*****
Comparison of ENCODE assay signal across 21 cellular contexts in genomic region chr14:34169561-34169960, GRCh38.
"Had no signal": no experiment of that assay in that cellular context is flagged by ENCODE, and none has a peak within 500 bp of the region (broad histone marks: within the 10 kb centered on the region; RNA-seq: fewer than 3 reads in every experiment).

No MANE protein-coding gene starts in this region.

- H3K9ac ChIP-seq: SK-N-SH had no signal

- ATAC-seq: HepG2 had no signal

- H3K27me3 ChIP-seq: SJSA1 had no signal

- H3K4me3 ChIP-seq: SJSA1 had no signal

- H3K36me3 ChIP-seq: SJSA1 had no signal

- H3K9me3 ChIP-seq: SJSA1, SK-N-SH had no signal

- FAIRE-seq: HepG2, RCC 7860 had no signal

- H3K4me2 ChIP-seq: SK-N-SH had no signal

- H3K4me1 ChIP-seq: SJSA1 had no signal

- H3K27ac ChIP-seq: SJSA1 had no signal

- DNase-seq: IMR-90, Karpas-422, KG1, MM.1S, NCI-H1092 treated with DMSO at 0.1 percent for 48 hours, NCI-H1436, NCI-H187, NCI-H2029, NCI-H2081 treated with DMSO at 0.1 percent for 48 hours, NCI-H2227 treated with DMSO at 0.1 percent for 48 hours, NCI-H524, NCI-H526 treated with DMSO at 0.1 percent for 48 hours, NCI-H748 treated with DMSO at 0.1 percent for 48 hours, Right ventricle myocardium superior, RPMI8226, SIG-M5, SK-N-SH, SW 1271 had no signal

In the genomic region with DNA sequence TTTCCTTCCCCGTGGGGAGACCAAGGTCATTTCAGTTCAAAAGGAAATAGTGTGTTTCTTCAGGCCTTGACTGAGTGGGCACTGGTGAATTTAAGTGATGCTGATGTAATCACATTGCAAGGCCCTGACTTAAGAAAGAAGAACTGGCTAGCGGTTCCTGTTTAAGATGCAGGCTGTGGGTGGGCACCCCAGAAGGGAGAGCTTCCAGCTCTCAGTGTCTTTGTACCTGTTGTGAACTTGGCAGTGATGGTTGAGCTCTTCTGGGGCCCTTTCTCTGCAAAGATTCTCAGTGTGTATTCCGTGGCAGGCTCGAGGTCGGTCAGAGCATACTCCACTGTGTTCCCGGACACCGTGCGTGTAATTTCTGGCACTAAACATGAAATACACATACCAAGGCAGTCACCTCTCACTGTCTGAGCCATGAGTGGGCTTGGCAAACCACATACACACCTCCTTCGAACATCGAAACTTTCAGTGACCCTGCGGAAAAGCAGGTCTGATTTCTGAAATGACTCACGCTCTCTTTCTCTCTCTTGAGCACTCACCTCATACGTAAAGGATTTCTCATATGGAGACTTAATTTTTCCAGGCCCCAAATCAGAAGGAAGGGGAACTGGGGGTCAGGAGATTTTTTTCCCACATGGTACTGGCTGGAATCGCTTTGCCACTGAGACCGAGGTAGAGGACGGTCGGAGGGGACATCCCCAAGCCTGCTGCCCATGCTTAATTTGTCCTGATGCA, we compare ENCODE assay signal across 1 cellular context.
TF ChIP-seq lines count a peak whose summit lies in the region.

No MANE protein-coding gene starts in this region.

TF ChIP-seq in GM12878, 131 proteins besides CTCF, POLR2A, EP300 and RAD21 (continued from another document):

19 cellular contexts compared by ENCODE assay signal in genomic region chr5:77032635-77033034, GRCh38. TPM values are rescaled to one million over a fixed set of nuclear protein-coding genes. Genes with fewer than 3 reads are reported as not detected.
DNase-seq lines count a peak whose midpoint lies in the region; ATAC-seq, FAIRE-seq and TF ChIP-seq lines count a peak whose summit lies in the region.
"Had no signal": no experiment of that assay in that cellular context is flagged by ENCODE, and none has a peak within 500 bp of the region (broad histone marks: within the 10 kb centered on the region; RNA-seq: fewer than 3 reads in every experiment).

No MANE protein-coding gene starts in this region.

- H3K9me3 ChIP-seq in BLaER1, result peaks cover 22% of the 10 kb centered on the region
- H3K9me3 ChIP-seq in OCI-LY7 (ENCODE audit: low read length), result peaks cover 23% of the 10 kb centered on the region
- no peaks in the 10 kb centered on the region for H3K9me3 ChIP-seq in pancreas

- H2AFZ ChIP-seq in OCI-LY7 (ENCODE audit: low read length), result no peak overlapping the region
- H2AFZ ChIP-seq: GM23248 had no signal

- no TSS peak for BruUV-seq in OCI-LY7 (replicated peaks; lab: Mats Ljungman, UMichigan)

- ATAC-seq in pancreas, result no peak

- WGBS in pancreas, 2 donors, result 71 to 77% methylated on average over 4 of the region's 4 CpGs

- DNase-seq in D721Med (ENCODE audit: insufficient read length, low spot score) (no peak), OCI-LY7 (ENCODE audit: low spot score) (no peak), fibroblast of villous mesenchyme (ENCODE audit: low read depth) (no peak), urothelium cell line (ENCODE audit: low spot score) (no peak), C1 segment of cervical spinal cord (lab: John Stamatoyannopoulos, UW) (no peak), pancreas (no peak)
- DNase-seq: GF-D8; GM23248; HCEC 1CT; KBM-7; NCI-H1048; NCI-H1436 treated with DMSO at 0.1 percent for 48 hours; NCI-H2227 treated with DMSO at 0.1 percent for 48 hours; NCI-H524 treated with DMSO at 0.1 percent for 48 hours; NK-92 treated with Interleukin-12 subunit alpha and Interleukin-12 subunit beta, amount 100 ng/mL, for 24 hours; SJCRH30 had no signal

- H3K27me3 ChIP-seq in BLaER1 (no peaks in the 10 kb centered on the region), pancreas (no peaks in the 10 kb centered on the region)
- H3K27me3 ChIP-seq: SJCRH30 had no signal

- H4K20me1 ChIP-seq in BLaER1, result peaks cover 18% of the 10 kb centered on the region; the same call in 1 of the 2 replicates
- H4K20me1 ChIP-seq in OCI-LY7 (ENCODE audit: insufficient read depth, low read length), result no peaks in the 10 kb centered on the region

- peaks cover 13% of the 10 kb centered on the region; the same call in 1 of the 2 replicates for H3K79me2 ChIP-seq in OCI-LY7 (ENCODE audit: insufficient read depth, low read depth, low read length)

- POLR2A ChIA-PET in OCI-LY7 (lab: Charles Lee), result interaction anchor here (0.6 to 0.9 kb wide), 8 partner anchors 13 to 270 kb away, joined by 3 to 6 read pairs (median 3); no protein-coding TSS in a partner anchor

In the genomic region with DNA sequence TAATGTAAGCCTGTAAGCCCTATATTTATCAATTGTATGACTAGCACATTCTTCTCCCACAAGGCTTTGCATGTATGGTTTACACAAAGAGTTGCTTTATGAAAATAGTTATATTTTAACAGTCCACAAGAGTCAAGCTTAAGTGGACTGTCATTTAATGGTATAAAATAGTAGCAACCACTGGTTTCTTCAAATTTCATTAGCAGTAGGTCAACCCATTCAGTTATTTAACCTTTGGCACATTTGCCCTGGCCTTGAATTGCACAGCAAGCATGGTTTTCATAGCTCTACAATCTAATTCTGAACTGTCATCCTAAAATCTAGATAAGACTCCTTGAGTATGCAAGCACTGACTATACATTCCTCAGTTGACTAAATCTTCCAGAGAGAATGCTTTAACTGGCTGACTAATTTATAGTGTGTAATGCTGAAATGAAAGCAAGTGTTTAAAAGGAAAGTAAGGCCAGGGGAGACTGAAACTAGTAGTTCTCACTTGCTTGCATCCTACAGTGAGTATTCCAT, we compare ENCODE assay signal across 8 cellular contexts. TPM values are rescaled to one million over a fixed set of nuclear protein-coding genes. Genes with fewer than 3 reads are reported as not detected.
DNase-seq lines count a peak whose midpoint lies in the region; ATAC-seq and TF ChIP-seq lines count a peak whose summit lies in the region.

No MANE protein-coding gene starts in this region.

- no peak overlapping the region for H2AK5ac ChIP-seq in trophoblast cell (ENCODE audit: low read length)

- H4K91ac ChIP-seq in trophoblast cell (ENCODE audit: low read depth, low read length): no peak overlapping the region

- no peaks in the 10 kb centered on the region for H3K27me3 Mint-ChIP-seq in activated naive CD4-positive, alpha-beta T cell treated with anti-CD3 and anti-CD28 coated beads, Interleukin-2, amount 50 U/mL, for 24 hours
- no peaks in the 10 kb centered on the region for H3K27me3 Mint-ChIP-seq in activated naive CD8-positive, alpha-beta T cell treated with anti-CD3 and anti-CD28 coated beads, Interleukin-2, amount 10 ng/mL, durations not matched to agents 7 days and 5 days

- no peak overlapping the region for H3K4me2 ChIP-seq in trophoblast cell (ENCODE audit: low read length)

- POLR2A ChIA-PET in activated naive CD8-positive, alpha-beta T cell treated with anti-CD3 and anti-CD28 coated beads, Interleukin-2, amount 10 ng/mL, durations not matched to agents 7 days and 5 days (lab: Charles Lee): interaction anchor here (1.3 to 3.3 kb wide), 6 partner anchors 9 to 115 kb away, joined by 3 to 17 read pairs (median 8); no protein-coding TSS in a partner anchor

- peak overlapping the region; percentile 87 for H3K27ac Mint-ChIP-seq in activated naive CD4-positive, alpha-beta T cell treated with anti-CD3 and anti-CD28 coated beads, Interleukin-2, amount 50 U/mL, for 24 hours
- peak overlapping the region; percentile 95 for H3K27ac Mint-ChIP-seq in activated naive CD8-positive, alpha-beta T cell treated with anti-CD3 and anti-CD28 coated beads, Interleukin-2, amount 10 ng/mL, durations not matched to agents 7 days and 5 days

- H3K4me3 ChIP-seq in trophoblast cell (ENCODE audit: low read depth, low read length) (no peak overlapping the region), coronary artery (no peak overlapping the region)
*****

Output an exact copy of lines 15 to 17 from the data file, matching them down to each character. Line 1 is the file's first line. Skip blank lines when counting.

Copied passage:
In the genomic region with DNA sequence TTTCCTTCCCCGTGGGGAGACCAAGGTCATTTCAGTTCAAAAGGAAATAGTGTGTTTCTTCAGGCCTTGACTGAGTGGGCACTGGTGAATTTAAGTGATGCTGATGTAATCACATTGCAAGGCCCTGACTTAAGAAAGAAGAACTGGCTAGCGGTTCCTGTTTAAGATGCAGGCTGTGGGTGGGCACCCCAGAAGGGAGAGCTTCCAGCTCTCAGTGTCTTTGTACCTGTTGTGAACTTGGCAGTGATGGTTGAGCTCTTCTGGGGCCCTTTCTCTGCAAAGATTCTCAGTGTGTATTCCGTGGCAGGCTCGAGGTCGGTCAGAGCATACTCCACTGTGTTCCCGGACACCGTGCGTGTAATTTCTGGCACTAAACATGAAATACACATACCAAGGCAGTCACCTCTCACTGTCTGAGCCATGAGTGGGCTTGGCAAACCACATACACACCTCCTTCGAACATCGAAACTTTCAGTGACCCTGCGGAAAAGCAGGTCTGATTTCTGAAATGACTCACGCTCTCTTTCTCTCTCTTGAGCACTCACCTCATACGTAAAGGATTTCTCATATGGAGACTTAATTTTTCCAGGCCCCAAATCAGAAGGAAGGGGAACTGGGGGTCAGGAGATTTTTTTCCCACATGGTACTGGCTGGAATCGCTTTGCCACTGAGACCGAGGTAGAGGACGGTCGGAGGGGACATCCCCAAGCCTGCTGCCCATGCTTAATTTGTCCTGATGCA, we compare ENCODE assay signal across 1 cellular context.
TF ChIP-seq lines count a peak whose summit lies in the region.

No MANE protein-coding gene starts in this region.